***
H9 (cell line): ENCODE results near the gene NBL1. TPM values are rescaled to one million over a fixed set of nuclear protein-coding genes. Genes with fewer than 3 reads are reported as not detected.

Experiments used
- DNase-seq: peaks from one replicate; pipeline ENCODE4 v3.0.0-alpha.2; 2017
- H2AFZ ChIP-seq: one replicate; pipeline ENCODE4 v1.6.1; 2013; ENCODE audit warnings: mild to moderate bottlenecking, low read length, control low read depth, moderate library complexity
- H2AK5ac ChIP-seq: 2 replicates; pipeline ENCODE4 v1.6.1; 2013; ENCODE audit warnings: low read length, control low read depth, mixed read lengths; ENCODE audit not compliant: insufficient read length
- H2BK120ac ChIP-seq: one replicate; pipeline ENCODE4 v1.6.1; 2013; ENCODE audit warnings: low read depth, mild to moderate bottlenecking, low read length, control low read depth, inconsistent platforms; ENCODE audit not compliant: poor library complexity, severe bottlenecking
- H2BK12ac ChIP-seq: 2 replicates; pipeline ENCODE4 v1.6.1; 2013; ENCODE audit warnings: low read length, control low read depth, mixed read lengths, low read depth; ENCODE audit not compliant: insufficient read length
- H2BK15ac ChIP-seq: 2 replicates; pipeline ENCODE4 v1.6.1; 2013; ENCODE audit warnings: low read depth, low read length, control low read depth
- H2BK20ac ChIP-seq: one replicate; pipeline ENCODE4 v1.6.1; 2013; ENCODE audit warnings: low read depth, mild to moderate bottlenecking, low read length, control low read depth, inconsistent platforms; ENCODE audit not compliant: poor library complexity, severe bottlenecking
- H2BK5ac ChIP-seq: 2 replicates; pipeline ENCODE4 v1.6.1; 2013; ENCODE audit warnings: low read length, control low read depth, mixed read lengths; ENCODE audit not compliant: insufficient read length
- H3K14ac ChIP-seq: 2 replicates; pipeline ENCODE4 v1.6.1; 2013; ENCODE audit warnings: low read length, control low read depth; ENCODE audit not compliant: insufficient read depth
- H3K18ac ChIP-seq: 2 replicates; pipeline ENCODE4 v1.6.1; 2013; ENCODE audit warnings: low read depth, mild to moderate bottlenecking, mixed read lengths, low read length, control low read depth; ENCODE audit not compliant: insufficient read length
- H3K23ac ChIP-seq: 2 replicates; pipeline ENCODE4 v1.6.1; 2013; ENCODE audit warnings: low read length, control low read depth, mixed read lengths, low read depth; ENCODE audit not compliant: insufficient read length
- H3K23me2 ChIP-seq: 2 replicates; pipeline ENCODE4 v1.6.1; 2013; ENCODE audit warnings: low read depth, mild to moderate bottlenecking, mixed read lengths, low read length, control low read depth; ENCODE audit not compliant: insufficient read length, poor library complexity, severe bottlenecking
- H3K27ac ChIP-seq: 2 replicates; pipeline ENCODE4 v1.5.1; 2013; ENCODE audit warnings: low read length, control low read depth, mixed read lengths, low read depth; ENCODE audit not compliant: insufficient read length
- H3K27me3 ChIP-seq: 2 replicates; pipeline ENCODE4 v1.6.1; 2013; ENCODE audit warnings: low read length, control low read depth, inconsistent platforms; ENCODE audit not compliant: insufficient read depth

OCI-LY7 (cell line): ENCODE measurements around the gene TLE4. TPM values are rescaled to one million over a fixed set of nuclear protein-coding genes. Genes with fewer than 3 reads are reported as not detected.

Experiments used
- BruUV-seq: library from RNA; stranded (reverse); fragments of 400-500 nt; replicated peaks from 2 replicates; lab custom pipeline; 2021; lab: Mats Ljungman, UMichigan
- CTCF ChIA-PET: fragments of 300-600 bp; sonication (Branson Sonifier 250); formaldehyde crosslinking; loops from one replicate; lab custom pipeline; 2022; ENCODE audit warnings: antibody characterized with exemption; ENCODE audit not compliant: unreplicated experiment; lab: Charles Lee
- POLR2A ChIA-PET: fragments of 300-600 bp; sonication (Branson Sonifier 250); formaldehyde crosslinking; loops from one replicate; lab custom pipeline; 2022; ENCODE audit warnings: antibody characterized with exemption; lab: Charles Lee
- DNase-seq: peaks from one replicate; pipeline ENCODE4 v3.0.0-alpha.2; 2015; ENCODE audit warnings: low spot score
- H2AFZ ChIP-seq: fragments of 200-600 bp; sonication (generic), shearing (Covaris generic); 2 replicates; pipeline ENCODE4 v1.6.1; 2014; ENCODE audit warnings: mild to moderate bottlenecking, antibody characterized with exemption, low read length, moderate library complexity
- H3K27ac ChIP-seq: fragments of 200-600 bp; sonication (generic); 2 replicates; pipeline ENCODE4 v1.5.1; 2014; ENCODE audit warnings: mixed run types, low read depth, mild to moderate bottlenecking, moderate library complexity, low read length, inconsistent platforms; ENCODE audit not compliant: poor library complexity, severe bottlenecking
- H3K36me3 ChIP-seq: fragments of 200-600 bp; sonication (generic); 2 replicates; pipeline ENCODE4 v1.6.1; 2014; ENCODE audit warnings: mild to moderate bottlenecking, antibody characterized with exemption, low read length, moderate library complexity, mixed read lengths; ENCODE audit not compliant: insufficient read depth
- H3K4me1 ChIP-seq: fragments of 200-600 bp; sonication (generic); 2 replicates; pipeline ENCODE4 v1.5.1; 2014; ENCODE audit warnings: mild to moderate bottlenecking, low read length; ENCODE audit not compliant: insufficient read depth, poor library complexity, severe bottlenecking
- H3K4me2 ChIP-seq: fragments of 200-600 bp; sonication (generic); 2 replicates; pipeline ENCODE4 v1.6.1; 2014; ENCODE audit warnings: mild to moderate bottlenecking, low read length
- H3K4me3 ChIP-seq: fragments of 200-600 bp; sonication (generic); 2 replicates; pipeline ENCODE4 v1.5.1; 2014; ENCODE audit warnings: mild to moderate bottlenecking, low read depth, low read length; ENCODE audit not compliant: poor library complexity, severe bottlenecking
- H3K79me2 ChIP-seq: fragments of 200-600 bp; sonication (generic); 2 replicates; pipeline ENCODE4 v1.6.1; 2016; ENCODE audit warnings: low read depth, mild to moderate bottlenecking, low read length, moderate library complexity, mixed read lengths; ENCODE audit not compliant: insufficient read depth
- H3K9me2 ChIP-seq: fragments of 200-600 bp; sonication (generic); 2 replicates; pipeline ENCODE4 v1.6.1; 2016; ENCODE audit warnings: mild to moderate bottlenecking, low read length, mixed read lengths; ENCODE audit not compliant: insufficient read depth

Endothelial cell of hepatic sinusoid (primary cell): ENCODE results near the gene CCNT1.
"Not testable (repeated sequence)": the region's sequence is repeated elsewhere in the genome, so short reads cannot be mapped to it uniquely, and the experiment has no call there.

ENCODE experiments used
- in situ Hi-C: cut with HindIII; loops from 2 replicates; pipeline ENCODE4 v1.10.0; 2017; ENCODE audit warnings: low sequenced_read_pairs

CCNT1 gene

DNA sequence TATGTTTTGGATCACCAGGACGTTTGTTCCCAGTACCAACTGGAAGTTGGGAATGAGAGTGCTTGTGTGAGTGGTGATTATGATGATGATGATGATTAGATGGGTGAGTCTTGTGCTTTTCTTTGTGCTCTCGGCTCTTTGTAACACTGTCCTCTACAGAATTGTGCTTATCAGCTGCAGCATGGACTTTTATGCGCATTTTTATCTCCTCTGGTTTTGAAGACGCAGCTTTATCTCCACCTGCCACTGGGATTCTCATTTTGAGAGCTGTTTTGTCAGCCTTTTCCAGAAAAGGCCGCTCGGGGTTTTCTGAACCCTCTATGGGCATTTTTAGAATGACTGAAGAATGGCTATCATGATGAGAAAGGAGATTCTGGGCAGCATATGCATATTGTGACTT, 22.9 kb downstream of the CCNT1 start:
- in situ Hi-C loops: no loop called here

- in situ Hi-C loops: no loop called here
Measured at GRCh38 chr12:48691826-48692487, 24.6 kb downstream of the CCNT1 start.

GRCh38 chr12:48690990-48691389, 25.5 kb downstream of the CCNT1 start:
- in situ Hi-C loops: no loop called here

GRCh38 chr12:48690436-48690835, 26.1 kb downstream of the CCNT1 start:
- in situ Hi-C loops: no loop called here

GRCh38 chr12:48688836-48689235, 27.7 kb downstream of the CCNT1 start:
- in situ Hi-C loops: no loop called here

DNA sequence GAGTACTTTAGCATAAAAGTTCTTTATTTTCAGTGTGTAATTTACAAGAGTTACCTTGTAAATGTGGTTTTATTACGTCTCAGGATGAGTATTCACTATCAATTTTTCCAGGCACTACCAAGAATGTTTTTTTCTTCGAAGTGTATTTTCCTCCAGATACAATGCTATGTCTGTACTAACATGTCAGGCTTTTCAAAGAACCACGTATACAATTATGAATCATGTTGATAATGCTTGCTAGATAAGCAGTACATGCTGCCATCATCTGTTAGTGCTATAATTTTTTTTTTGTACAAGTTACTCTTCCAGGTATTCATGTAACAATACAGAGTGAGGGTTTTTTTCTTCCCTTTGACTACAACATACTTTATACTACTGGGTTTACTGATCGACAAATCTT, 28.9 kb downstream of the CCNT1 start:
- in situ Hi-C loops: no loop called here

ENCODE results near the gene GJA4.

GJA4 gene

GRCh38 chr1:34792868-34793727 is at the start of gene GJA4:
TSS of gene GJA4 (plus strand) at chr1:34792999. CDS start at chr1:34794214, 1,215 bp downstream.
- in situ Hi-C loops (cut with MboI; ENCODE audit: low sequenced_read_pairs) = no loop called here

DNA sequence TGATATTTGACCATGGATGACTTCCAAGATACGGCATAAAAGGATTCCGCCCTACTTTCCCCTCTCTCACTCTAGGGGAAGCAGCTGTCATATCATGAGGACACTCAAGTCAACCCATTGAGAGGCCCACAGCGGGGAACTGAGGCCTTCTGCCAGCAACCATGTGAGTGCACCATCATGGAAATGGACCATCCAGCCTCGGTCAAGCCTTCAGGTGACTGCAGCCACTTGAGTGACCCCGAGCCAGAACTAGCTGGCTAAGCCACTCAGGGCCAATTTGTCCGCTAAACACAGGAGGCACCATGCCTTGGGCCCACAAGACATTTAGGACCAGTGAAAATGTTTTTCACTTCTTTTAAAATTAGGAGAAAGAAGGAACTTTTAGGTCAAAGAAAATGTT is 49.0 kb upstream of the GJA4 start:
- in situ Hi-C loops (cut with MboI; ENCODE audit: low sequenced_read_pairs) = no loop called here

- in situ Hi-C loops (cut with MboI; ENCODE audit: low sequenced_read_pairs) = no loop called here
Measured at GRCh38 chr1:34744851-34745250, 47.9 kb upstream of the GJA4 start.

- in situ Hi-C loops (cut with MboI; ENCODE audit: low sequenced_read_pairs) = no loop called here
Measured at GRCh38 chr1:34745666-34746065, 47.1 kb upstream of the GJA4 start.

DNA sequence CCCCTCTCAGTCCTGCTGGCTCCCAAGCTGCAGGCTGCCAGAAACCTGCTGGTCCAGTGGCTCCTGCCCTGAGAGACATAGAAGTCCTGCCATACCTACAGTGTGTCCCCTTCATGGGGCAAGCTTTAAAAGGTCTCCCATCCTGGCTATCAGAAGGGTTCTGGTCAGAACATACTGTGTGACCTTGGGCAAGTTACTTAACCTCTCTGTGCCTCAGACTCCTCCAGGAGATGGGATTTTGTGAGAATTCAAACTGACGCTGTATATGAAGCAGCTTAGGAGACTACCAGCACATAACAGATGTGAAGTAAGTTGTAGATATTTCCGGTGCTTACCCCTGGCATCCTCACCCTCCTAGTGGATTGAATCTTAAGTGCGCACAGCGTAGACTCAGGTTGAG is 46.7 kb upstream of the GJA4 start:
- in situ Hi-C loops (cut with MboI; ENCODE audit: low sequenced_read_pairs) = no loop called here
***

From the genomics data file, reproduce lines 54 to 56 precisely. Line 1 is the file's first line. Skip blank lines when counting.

- in situ Hi-C loops (cut with MboI; ENCODE audit: low sequenced_read_pairs) = no loop called here

- in situ Hi-C loops (cut with MboI; ENCODE audit: low sequenced_read_pairs) = no loop called here
Measured at GRCh38 chr1:34744851-34745250, 47.9 kb upstream of the GJA4 start.